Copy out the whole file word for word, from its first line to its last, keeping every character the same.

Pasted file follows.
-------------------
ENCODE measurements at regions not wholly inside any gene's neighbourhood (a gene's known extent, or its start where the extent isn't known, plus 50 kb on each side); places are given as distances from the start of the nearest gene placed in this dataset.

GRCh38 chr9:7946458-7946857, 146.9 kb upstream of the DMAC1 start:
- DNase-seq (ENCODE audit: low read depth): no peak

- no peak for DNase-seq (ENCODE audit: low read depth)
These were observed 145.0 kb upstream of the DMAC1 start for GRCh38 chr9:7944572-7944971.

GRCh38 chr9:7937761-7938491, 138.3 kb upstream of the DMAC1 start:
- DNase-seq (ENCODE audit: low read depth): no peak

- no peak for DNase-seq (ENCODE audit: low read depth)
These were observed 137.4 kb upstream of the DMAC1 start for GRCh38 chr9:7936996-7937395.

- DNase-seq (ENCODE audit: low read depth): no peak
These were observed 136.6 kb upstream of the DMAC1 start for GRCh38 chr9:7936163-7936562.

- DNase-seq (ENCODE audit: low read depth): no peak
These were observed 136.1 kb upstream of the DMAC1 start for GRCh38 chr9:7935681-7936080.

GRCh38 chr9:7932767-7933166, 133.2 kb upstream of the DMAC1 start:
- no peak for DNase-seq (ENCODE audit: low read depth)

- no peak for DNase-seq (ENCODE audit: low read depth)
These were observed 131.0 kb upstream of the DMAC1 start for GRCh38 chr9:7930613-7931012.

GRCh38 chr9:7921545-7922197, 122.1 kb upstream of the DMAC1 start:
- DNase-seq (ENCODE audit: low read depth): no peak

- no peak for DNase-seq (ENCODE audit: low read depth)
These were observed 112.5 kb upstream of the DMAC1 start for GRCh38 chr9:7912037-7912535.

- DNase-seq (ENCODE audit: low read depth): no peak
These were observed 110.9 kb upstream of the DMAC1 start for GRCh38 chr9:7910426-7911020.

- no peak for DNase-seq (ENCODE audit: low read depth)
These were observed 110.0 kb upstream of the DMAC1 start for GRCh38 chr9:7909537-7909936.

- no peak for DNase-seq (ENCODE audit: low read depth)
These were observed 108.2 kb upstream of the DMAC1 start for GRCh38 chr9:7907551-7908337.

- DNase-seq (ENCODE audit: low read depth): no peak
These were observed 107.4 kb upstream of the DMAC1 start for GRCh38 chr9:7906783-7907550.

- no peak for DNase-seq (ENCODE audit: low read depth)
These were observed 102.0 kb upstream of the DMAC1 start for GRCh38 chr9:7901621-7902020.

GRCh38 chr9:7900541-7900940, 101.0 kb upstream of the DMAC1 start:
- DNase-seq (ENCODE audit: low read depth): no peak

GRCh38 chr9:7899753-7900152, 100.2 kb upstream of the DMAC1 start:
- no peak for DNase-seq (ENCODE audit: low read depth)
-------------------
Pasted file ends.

ENCODE measurements at regions not wholly inside any gene's neighbourhood (a gene's known extent, or its start where the extent isn't known, plus 50 kb on each side); places are given as distances from the start of the nearest gene placed in this dataset.

GRCh38 chr9:7946458-7946857, 146.9 kb upstream of the DMAC1 start:
- DNase-seq (ENCODE audit: low read depth): no peak

- no peak for DNase-seq (ENCODE audit: low read depth)
These were observed 145.0 kb upstream of the DMAC1 start for GRCh38 chr9:7944572-7944971.

GRCh38 chr9:7937761-7938491, 138.3 kb upstream of the DMAC1 start:
- DNase-seq (ENCODE audit: low read depth): no peak

- no peak for DNase-seq (ENCODE audit: low read depth)
These were observed 137.4 kb upstream of the DMAC1 start for GRCh38 chr9:7936996-7937395.

- DNase-seq (ENCODE audit: low read depth): no peak
These were observed 136.6 kb upstream of the DMAC1 start for GRCh38 chr9:7936163-7936562.

- DNase-seq (ENCODE audit: low read depth): no peak
These were observed 136.1 kb upstream of the DMAC1 start for GRCh38 chr9:7935681-7936080.

GRCh38 chr9:7932767-7933166, 133.2 kb upstream of the DMAC1 start:
- no peak for DNase-seq (ENCODE audit: low read depth)

- no peak for DNase-seq (ENCODE audit: low read depth)
These were observed 131.0 kb upstream of the DMAC1 start for GRCh38 chr9:7930613-7931012.

GRCh38 chr9:7921545-7922197, 122.1 kb upstream of the DMAC1 start:
- DNase-seq (ENCODE audit: low read depth): no peak

- no peak for DNase-seq (ENCODE audit: low read depth)
These were observed 112.5 kb upstream of the DMAC1 start for GRCh38 chr9:7912037-7912535.

- DNase-seq (ENCODE audit: low read depth): no peak
These were observed 110.9 kb upstream of the DMAC1 start for GRCh38 chr9:7910426-7911020.

- no peak for DNase-seq (ENCODE audit: low read depth)
These were observed 110.0 kb upstream of the DMAC1 start for GRCh38 chr9:7909537-7909936.

- no peak for DNase-seq (ENCODE audit: low read depth)
These were observed 108.2 kb upstream of the DMAC1 start for GRCh38 chr9:7907551-7908337.

- DNase-seq (ENCODE audit: low read depth): no peak
These were observed 107.4 kb upstream of the DMAC1 start for GRCh38 chr9:7906783-7907550.

- no peak for DNase-seq (ENCODE audit: low read depth)
These were observed 102.0 kb upstream of the DMAC1 start for GRCh38 chr9:7901621-7902020.

GRCh38 chr9:7900541-7900940, 101.0 kb upstream of the DMAC1 start:
- DNase-seq (ENCODE audit: low read depth): no peak

GRCh38 chr9:7899753-7900152, 100.2 kb upstream of the DMAC1 start:
- no peak for DNase-seq (ENCODE audit: low read depth)